To take into account any loss of cells during the 3 hour treatment period, percentage relative survival values for each concentration of test article were adjusted as follows: Adjusted % RS = [% RS x Post-treatment cell concentration for test article treatment] / Post-treatment cell concentration for vehicle control


- OTHER: metabolic activation system
The mammalian liver post-mitochondrial fraction (S-9) used for metabolic activation was obtained from Molecular Toxicology Incorporated, USA where it is prepared from male Sprague Dawley rats induced with Aroclor 1254. The batches of S-9 were stored frozen in aliquots at <-50°C prior to use (Booth et al., 1980). Each batch was checked by the manufacturer for sterility, protein content, ability to convert known promutagens to bacterial mutagens and cytochrome P-450-catalyzed enzyme activities (alkoxyresorufin-O-dealkylase activities).
The S-9 mix was prepared in the following way: G6P (180 mg/mL), NADP (25 mg/mL), KCl (150 mM) and rat liver S-9 were mixed in the ratio 1:1:1:2. For all cultures treated in the presence of S-9, an aliquot of the mix was added to each cell culture to achieve the required final concentration of test article in a total of 20 mL. The final concentration of the liver homogenate in the test system was 2%.
Rationale for test conditions:
Acceptance Criteria: The assay was considered valid if the following criteria were met:
1. The MF in the concurrent negative control was considered acceptable for addition to the laboratory historical negative control database,
2. The MF in the concurrent positive controls induced responses that were compatible with those generated in the historical positive control database and give a clear, unequivocal increase in MF over the concurrent negative control,
3. The test was performed with and without metabolic activation,
4. Adequate numbers of cells and concentrations were analysable.
Evaluation criteria:
For valid data, the test article was considered to induce forward mutation at the hprt locus in mouse lymphoma L5178Y cells if:
1. The MF at one or more concentrations was significantly greater than that of the vehicle control (p=0.05)
2. There was a significant concentration-relationship as indicated by the linear trend analysis (p=0.05)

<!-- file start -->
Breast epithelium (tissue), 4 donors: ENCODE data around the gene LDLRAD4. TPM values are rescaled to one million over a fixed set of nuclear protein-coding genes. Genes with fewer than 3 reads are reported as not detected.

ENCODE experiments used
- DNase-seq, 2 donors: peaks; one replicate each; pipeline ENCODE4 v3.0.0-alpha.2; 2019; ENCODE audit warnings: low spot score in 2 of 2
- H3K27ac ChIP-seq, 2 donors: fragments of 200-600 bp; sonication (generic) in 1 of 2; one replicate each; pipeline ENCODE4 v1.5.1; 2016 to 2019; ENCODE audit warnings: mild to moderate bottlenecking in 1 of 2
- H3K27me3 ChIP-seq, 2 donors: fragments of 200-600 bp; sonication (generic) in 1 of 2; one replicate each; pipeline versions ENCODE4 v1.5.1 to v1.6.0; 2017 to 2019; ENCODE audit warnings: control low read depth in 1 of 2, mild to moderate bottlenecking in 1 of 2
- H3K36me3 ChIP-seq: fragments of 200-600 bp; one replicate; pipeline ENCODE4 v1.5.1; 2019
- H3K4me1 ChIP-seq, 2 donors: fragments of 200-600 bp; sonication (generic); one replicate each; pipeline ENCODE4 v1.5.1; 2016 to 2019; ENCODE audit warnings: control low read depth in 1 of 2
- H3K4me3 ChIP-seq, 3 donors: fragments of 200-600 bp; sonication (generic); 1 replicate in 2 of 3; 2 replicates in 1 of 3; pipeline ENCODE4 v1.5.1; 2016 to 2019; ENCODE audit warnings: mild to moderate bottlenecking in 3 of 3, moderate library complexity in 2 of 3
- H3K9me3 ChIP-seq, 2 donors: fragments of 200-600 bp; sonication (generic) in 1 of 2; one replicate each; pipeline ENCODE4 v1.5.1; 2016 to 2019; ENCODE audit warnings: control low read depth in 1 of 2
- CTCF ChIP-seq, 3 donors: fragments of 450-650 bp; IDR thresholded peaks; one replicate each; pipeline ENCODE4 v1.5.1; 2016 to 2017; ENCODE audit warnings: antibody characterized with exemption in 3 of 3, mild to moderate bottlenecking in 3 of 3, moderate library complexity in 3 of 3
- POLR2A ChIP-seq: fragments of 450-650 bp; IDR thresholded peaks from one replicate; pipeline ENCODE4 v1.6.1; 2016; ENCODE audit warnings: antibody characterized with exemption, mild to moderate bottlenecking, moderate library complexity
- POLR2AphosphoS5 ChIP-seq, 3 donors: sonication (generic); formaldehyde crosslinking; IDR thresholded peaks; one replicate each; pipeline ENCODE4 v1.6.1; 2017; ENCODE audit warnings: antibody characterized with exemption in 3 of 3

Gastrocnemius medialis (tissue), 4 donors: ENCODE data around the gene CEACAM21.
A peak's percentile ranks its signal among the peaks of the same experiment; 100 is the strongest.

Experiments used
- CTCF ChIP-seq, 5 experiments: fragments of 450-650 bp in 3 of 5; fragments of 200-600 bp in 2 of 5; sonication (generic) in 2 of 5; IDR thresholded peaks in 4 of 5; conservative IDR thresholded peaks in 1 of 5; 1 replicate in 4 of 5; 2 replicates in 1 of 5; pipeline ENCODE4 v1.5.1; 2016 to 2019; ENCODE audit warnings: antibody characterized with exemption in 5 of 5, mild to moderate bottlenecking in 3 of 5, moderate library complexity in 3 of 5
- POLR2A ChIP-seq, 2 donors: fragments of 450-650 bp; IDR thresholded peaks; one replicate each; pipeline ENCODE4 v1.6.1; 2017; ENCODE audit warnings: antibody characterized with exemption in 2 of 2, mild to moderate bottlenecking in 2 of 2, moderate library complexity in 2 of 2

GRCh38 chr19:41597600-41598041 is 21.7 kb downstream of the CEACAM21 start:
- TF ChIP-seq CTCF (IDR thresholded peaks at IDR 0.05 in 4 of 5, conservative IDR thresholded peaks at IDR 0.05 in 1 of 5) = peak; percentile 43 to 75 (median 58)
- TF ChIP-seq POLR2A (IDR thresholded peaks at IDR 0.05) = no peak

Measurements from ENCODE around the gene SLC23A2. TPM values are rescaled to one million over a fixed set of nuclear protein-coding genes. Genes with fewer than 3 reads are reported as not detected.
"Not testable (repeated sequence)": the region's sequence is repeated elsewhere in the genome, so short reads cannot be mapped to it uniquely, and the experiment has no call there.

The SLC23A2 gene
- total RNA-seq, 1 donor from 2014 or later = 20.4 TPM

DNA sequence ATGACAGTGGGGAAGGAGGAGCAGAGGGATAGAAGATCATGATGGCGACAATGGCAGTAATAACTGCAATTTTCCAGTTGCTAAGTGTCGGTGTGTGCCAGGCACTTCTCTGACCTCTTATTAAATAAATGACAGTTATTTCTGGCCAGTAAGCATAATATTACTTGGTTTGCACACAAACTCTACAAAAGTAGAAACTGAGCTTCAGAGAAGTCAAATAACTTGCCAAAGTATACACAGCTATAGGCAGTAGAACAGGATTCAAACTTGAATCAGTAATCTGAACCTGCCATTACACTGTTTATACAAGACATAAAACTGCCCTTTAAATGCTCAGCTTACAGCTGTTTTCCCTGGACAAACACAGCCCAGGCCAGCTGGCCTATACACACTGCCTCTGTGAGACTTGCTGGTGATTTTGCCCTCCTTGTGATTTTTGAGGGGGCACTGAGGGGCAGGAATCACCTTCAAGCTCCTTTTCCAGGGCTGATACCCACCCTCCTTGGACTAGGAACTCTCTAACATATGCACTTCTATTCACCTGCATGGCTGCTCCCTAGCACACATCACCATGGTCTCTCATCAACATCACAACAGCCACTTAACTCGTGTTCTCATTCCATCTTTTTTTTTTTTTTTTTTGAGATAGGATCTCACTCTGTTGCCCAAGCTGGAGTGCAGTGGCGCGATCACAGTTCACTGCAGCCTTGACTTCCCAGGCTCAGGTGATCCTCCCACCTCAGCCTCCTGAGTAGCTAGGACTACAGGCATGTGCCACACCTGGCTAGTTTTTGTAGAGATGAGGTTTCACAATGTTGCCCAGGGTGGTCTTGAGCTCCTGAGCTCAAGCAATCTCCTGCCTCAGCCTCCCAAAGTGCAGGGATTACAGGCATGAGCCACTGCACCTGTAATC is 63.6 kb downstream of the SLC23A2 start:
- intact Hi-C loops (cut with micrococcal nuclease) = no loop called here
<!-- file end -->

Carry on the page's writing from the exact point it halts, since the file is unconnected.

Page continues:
3. The results were outside the historical vehicle control range.
Results that only partially satisfied the assessment criteria described above were considered on a case-by-case basis. Positive responses seen only at high levels of cytotoxicity required careful interpretation when assessing their biological relevance. Extreme caution was exercised with positive results obtained at levels of RS lower than 10%.
Statistics:
Statistical significance of mutant frequencies was carried out according to the UKEMS guidelines (Robinson et al., 1990). The control log mutant frequency (LMF) was compared with the LMF from each treatment concentration and the data were checked for a linear trend in mutant frequency with test article treatment. These tests require the calculation of the heterogeneity factor to obtain a modified estimate of variance.

Results and discussion

Test results
Key result
Species / strain:
mouse lymphoma L5178Y cells
Metabolic activation:
with and without
Genotoxicity:
negative
Cytotoxicity:
yes
Vehicle controls valid:
yes
Negative controls valid:
not examined
Positive controls valid:
yes
Additional information on results:
Cytotoxicity
In the cytotoxicity Range-Finder Experiment, six concentrations were tested in the absence and presence of S-9 ranging from 37.50 to 1200 µg/mL (a precipitating treatment concentration). Upon addition of the test article to the cultures, precipitate was observed at the highest three concentrations in the absence and presence of S-9 (300 to 1200 µg/mL). Following the 3 hour treatment incubation period, precipitate was observed at the top two concentrations in the absence and presence of S-9 (600 and 1200 µg/mL). The lowest concentration at which precipitate was observed at the end of the treatment incubation period in the absence and presence of S-9 was retained and the higher concentration discarded. The highest concentrations to give >10% RS were 600 µg/mL in the absence of S-9 and 300 µg/mL in the presence of S-9, which gave 11% and 39% RS, respectively.
No marked changes in osmolality or pH were observed in the Range-Finder at the highest concentrations analysed (600 µg/mL) as compared to the concurrent vehicle controls

In the Mutation Experiment eleven concentrations, ranging from 50 to 700 µg/mL in the absence of S-9 and from 25 to 600 µg/mL in the presence of S-9, were tested.